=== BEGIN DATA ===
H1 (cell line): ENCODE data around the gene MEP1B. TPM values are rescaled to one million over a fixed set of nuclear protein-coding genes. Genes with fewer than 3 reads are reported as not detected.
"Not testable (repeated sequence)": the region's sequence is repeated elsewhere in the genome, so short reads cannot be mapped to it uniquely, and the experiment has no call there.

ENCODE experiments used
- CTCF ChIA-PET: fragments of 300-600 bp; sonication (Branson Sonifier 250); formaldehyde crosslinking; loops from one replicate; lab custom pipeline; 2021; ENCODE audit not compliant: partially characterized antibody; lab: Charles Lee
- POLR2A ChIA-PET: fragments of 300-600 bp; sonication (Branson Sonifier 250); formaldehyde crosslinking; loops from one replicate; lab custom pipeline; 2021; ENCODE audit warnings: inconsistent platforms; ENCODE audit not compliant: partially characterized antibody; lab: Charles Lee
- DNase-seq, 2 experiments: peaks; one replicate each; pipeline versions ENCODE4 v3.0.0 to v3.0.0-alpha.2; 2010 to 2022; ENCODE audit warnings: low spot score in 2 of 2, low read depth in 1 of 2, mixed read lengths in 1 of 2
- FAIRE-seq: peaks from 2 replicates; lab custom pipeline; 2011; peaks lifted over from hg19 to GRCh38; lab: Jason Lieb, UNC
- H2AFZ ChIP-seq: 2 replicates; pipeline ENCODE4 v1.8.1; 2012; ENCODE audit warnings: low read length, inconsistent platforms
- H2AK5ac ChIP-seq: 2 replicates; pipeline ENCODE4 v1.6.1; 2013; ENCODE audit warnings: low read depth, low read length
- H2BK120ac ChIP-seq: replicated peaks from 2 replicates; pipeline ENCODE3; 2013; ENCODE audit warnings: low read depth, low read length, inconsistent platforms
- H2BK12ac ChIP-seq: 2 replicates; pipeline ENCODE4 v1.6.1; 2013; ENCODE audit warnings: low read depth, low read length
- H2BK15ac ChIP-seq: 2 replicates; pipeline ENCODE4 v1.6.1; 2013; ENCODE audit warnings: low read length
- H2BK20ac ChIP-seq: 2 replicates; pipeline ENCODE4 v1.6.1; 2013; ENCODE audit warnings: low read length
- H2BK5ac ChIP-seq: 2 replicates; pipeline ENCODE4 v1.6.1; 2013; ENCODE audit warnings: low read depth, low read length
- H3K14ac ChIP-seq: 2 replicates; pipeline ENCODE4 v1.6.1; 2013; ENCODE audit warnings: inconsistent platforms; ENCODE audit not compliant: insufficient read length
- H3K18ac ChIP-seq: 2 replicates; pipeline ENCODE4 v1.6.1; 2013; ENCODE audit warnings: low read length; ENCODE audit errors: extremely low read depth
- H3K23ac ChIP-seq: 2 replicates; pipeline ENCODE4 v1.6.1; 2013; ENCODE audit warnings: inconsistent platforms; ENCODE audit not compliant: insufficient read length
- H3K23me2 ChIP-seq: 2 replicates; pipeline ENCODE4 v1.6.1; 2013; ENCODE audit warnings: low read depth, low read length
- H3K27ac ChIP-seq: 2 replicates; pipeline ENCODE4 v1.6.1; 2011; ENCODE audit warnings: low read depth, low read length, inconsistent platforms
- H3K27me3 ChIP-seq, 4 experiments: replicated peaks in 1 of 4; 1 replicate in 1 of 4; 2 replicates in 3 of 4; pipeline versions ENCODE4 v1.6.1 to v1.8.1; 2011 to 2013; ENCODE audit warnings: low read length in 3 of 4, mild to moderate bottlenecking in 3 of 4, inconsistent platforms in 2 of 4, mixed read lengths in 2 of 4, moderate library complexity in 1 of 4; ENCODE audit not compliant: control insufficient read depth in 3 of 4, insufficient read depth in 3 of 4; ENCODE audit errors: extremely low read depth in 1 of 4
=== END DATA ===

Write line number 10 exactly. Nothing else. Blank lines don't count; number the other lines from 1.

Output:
- H2BK120ac ChIP-seq: replicated peaks from 2 replicates; pipeline ENCODE3; 2013; ENCODE audit warnings: low read depth, low read length, inconsistent platforms